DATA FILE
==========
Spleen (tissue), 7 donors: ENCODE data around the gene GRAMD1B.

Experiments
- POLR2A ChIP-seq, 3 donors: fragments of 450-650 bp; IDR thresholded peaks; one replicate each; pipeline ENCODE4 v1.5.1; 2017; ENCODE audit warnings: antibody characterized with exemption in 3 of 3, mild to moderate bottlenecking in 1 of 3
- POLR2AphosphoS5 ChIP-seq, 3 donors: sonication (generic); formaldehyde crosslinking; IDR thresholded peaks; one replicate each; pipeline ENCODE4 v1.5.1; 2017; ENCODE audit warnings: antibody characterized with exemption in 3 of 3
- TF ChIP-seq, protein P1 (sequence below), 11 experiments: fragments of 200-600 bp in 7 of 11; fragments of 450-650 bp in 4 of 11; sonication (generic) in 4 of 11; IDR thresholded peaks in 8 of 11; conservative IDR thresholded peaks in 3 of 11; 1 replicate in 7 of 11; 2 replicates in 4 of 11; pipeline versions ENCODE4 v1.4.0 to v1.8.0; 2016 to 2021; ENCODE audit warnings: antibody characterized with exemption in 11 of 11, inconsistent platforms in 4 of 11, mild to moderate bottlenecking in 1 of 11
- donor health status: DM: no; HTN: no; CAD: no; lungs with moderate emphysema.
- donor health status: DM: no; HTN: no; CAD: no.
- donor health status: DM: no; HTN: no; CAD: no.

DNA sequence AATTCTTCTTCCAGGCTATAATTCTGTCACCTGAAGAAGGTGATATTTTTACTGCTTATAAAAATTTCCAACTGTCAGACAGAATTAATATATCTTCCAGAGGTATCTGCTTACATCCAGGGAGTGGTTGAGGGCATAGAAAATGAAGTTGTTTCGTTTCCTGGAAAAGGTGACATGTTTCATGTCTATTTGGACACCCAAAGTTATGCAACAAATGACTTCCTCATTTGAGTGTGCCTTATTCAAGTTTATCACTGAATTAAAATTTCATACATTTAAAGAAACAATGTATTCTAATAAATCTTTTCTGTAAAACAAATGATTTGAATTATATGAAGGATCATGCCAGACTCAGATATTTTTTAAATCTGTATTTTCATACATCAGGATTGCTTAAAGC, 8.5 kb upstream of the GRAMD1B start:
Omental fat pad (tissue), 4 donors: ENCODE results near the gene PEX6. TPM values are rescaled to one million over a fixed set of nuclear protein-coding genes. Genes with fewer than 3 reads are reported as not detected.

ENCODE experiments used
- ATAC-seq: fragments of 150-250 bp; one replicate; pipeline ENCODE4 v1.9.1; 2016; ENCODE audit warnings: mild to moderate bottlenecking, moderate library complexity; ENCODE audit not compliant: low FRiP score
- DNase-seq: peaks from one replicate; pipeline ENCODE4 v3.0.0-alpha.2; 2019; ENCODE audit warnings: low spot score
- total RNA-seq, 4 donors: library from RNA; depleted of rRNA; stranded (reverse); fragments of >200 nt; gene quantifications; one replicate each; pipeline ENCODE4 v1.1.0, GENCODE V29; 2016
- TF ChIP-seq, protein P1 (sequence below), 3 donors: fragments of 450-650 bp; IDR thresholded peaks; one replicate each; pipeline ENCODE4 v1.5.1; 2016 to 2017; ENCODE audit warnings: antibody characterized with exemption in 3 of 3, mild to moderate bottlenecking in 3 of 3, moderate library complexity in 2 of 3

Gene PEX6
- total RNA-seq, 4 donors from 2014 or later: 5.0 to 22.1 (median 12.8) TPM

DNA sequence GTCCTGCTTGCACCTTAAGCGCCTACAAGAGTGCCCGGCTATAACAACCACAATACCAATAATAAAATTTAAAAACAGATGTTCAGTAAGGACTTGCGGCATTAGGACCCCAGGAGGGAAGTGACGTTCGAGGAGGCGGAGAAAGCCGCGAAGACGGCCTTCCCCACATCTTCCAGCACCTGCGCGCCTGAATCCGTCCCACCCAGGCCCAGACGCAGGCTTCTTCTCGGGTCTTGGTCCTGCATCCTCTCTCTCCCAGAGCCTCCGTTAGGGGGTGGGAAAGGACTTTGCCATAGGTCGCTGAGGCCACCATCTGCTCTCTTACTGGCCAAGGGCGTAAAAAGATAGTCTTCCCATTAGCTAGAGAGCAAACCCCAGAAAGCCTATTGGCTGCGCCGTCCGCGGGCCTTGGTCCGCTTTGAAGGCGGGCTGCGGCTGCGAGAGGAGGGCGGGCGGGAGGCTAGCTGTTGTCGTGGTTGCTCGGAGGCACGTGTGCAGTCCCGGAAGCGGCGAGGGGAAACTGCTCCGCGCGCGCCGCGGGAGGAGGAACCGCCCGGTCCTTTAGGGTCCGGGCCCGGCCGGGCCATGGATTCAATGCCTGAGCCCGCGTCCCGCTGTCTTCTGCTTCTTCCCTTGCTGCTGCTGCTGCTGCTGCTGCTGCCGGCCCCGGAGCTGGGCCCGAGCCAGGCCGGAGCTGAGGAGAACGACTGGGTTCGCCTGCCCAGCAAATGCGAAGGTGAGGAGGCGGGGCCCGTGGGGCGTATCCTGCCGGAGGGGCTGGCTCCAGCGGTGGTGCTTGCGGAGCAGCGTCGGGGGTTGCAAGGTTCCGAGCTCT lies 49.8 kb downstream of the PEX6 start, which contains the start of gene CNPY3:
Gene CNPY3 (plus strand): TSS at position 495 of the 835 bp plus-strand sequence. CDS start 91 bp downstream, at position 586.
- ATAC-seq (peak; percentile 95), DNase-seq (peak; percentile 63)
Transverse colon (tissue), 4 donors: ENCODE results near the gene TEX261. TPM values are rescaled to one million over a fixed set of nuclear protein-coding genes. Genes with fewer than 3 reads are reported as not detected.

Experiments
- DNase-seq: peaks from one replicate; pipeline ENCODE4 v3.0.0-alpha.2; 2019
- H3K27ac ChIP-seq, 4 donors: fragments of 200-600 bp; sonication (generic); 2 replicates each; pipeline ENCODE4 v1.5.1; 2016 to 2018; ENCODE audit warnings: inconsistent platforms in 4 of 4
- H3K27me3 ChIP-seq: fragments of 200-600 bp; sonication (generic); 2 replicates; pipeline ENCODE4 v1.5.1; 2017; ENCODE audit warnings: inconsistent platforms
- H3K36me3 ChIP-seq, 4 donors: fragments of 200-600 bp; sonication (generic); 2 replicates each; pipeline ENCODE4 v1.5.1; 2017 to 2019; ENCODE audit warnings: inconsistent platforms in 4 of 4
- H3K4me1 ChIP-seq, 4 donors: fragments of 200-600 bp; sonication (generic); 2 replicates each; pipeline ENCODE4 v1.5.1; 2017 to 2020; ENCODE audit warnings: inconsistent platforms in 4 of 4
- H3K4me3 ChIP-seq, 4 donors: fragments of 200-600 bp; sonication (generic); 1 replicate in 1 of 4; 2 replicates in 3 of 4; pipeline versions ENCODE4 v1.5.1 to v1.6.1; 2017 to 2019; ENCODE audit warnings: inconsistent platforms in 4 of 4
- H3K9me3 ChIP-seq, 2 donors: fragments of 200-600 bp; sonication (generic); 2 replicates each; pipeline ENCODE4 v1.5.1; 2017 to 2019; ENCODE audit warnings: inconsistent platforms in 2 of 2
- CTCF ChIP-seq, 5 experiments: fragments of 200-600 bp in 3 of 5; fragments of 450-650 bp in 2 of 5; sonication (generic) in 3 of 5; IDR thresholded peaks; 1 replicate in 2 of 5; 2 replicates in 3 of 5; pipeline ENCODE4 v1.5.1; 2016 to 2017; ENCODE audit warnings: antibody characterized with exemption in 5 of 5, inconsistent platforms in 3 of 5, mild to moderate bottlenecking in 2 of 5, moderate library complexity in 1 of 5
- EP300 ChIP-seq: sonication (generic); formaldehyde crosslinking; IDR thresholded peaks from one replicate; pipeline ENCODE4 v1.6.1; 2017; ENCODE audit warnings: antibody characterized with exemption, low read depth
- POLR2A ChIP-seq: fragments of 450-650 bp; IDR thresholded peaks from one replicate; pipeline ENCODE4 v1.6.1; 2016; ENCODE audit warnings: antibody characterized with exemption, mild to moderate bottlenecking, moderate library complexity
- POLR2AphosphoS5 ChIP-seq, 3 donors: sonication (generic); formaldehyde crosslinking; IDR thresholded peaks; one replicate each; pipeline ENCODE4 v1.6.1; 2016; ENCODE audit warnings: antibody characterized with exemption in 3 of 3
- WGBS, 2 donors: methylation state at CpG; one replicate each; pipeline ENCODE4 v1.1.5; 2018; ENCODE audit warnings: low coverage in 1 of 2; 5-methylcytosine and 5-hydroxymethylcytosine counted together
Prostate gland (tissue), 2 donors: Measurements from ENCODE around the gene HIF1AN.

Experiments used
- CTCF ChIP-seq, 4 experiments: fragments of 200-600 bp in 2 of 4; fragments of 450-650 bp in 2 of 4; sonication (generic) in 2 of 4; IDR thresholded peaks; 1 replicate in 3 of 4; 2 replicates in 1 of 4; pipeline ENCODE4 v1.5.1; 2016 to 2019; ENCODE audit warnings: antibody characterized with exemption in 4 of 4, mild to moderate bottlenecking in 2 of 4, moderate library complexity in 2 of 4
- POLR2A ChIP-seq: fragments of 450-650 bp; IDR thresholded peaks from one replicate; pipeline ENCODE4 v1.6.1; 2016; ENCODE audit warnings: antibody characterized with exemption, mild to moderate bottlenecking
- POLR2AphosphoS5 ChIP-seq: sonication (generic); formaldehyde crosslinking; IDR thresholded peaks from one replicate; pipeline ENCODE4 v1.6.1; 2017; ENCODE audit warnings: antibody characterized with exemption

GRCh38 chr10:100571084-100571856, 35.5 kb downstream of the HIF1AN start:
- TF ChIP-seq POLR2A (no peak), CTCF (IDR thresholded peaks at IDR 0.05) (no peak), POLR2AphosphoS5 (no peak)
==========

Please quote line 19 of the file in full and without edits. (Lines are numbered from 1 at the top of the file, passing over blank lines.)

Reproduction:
Gene CNPY3 (plus strand): TSS at position 495 of the 835 bp plus-strand sequence. CDS start 91 bp downstream, at position 586.